Can Shingles Be Prevented Or Avoided
The best way to prevent shingles is through vaccination. Vaccinate your children for chickenpox. This vaccine reduces their risk for getting chickenpox. You cant get shingles unless youve had chickenpox first.
When you are older, get the shingles vaccine. It is recommended for adults 50 years of age and older. It can prevent shingles. People who have had shingles should get the vaccine to help stop the disease from reoccurring. Common side effects of the vaccine are headache, plus redness, swelling, itching, and soreness at the injection site.
The shingles vaccine is not recommended for anyone who:
- Has had an allergic reaction to gelatin or the antibiotic neomycin
- Has an allergy to any component of the shingles vaccine
- Has a weakened immune system due to conditions such as leukemia, HIV, or AIDS
- Is receiving treatment for cancer
- Is being treated with drugs that suppress their immune system, including high-dose steroids
- Is pregnant or might become pregnant within 4 weeks of getting the vaccine
Skin Care And Itch Relief For Shingles
To relieve itching and discomfort, try:
- A cool, wet compresses on the affected skin
- Soothing baths and lotions, such as colloidal oatmeal bath, starch baths, or calamine lotion
- Zostrix, a cream that contains capsaicin
- Antihistamines to reduce itching
Keep your skin clean. Throw away bandages you use to cover your skin sores. Throw away or wash in hot water clothing that has contact with your skin sores. Wash your sheets and towels in hot water.
While your skin sores are still open and oozing, avoid all contact with anyone who has never had chickenpox, especially pregnant women.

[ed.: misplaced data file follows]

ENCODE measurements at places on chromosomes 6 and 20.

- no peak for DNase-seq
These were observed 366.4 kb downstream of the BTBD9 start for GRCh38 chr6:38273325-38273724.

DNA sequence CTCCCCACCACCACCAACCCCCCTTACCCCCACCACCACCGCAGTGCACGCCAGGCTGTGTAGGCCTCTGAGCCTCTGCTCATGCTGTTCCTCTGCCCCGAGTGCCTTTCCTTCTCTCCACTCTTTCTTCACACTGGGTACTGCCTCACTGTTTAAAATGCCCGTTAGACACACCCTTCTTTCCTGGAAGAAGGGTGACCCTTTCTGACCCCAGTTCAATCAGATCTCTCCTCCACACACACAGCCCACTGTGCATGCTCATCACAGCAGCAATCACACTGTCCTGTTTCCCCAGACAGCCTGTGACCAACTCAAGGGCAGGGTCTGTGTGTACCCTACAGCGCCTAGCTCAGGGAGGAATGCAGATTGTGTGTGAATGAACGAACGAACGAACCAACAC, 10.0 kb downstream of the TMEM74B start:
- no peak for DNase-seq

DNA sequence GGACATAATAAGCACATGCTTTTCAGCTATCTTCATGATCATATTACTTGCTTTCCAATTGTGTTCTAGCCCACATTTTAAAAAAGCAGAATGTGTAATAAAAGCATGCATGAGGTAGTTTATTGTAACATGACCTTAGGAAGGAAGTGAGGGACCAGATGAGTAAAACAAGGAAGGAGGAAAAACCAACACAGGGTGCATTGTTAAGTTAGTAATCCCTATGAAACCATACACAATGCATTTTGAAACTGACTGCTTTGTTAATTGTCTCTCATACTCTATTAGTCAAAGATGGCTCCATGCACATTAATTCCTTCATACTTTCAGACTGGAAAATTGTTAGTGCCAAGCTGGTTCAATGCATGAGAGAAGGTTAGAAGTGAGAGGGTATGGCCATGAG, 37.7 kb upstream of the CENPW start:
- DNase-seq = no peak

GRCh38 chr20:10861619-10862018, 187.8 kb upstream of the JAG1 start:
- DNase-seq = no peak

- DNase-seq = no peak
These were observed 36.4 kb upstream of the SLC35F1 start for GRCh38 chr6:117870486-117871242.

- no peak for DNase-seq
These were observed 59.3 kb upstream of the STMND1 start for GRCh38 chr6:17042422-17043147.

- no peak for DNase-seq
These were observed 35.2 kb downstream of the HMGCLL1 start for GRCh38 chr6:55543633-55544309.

Read Also: What Does Shingles Feel Like When It First Starts
Who Is At Risk For Postherpetic Neuralgia
A case of Shingles is one thing, but postherpetic neuralgia is yet another matter entirely. Shingles pain can be combatted by treating the condition with antiviral medication and topical painkillers. For most people, the pain goes away with the infection.
Yet when the pain persists long after the rashes have gone, its a sign that a person may be suffering from postherpetic neuralgia .
The same rules apply the weaker your immune system, the greater the risk of postherpetic neuralgia. It doesnt have to be a matter of age. Certain illnesses can weaken your immune system. Procedures such as a recent organ transplant can take a toll on your body and force you to take immunosuppressant drugs to minimize the chance of transplant rejection.
There are unknown factors, too. Some people get postherpetic neuralgia others dont.
Also Check: Pain Relief For Shingles On Back
Can I Prevent It
The FDA has approved two shingles vaccines, Zostavax and Shingrix. A vaccine is now recommended for everyone 60 and older. People from 50 to 59 may want to talk to their doctor about it if they have ongoing pain or skin issues or have a weakened immune system.
The vaccines cut the chance of shingles by at least 50%. Even if you still get shingles, the painful period is shortened and you reduce your risk of postherpetic neuralgia.
Early treatment for shingles can also lower your chances of getting this complication. So if you think you have it, call your doctor right away. The main treatment is with antiviral drugs during the early stages of shingles, within 2 to 3 days of symptoms coming on. Medications used include:
Recommended Reading: Shingles On Eye And Face
Oatmeal Or Baking Soda Baths
You’ll want to care for your uncomfortable skin safely and effectively while it heals. Soaking in oatmeal or baking soda baths can soothe your skin if you have a shingles rash.